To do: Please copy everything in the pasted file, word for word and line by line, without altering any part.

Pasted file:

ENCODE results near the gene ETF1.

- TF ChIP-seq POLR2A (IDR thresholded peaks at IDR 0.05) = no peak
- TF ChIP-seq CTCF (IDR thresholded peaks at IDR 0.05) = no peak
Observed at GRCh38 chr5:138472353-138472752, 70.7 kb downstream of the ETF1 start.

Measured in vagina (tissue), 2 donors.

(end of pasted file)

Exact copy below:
ENCODE results near the gene ETF1.

- TF ChIP-seq POLR2A (IDR thresholded peaks at IDR 0.05) = no peak
- TF ChIP-seq CTCF (IDR thresholded peaks at IDR 0.05) = no peak
Observed at GRCh38 chr5:138472353-138472752, 70.7 kb downstream of the ETF1 start.

Measured in vagina (tissue), 2 donors.